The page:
I found much to mock in the newsletter.

The first article discusses Dr. Daniel Kahneman's joining the scientific advisory board. Dr. Kahneman is, according to the article,

"a professor of psychology and public affairs...renowned for his work at the intersection of economics and psychology, particularly in the areas of judgment and decision-making, for which he won the Nobel Prize in Economic Sciences in 2002. This work paved the way for a discipline recognized today as behavioral economics, the study of how people make economic decisions, accounting for predictable human errors and biases..."

What economics and psychology has to do with longevity is beyond me, and how someone with that background could help Elysium develop anti-aging products is beyond me. They might as well have added a car mechanic or a cirque-du-soleil dancer to their scientific advisory board, as far as I'm concerned.

Elysium's Nobel Prize Winning Scientific Advisory Board Member Thomas C. Südhof is a Stanford University neurophysiologist, who won the 2013 Nobel Prize in Physiology or Medicine, is quoted in Longevity as saying that Elysium's Scientific Advisory Board:

“...does NOT endorse the products of Elysium. Its sole role is to advise Elysium on the development and testing of its compounds.” (emphasis added)

How a professor of Behavior Economics is supposed to advise Elysium on the development and testing of its biochemical compounds is a mystery to me.

But I left that alone.

The second article focuses on Gary Gottlieb's joining Elysium's board of directors. According to the article, Gottlieb is a health care CEO and a psychiatry professor. I don't have any opinion about Elysium's board of directors.

The third article discusses Time Magazine's cover piece on anti-aging technology that for some reason prominently mentions Elysium and Basis in its discussion of nicotinamide riboside without mentioning that ChromaDex developed NR, and has the patents -- and indeed, Elysium has been accused (big lawsuit complaint, paragraph 2, bullets 8 & 9), of misleadingly suggesting that Elysium, not ChromaDex or Dr. Brenner, is responsible for inventing the ingredients in Basis. That issue was extensively discussed on the investor board, and I had no further comments.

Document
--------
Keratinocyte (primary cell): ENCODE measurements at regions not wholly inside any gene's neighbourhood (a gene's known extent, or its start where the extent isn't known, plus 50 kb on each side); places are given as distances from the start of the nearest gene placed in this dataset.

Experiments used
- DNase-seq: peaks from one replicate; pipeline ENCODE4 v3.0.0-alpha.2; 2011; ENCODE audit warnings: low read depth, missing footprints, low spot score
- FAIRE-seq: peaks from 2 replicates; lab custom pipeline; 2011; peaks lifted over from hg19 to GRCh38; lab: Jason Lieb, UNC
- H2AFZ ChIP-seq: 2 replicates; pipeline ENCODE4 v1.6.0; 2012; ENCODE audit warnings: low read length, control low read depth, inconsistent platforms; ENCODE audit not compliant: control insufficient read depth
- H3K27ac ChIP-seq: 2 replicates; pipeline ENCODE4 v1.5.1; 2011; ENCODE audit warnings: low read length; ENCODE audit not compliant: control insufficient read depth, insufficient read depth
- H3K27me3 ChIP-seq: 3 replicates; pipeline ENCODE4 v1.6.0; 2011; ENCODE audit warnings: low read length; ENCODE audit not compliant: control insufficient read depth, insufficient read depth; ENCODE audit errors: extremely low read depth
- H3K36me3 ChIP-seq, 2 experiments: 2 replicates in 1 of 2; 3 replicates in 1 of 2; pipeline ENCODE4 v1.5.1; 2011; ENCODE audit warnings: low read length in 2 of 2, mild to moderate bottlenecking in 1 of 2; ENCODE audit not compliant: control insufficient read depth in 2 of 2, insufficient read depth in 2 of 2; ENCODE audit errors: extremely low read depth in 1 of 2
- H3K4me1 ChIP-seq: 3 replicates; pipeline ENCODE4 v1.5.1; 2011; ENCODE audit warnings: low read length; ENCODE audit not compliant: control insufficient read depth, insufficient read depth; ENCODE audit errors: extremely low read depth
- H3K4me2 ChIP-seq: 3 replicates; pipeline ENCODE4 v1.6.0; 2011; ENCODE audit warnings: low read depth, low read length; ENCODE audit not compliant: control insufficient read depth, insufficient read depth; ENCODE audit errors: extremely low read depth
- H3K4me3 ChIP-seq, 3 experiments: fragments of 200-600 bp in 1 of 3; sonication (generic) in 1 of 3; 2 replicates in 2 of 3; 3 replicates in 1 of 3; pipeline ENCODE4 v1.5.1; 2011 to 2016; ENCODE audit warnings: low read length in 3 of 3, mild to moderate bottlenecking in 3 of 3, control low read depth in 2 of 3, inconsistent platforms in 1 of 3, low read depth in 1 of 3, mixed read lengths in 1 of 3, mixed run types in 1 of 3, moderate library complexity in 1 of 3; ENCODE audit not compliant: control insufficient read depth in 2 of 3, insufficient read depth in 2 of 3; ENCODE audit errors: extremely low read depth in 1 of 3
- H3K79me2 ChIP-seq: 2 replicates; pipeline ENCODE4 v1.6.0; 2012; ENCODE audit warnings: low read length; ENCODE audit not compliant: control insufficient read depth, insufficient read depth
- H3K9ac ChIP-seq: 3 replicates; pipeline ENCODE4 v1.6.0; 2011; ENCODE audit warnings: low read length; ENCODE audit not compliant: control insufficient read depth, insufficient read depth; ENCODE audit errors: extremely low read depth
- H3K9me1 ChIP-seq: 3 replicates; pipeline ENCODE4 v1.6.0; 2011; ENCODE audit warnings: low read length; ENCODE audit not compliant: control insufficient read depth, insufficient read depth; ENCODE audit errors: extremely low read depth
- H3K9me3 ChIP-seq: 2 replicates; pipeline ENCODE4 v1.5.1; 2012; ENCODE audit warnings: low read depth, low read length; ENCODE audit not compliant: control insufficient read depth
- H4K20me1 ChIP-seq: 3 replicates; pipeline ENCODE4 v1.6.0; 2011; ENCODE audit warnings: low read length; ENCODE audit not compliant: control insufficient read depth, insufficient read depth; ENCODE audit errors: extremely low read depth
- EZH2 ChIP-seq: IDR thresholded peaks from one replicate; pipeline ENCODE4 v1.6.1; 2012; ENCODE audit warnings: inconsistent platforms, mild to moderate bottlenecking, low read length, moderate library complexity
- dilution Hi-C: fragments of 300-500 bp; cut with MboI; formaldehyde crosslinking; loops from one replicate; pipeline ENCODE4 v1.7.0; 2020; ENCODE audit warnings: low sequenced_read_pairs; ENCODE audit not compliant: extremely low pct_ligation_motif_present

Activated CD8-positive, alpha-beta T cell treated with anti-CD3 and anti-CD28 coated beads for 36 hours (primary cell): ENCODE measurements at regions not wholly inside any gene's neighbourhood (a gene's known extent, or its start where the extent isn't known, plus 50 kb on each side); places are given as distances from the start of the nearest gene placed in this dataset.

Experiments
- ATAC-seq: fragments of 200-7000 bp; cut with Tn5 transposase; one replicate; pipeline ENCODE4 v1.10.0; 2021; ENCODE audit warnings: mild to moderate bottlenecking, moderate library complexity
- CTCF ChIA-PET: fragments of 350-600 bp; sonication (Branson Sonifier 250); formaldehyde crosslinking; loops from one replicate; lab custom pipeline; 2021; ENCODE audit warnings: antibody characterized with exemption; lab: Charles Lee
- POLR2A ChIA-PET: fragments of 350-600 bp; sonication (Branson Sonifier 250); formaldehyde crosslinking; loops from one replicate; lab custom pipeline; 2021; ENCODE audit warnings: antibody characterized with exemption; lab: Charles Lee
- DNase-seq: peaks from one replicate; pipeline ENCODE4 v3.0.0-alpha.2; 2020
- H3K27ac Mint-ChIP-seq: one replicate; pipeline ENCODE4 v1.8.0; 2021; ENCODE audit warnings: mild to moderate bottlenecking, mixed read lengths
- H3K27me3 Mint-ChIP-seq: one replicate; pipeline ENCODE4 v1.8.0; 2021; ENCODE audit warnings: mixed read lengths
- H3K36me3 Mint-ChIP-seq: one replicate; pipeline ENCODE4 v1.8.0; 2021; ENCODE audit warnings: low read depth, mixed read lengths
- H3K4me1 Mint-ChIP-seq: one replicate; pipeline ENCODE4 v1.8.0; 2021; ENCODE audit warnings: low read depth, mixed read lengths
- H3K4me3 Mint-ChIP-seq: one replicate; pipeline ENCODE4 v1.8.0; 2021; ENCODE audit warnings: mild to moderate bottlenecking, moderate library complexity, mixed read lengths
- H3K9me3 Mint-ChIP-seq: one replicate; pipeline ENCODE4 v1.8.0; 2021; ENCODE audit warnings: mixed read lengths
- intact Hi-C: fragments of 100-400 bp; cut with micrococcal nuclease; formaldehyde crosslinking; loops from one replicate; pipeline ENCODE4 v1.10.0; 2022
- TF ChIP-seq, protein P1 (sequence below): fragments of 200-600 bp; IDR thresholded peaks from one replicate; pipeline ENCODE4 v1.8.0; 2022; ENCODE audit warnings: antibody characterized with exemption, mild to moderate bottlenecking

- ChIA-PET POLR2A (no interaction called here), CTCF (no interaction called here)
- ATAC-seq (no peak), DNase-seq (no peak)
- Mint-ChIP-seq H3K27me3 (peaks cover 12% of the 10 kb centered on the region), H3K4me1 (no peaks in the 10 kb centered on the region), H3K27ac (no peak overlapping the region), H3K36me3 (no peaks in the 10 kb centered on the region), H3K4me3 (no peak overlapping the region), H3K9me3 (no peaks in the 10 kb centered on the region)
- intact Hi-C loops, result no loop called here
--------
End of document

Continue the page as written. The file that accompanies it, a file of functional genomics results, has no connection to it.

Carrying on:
Next came some recommended books and articles about aging.

And finally, at the end of the newsletter, a marketing piece that really surprised me. It was a contest that urged Elysium's customers to upload photos of their Basis jars to Instagram, and mentioned in passing that 10% of Elysium's customers are physicians. Here's the marketing piece:

I thought the contest was potentially worthy of ridicule, because Basis users are almost certainly 40+ years old, and more often 50+, because if you are a young person then you are probably not running short on NAD.

Instagram, by contrast, is a platform overwhelmingly favored by young people. So Basis and Instagram are the ultimate mismatch, and the idea of uploading photos of one's products struck me as most likely to happen among young customers, of which there should be few or none for Basis. (So far, most of the Instagram photos tagged #BasisForLife have been posted by Elysium itself.)

My post mocked the contest, and suggested that we watch the #BasisForLife hashtag on Instagram to see what happened, either as a measure of Elysium's customer base if a lot of photos were posted; or, if few photos showed up, a measure of Elysium's marketers.

I also noted that it was surprising to learn that 10% of Elysium's customers were physicians. I have never found a physician that has even heard of NR (small sample, I concede), and so it seemed to me that either Elysium has recruited large numbers of physicians outside of Sonoma County, or Elysium's customer base isn't that large.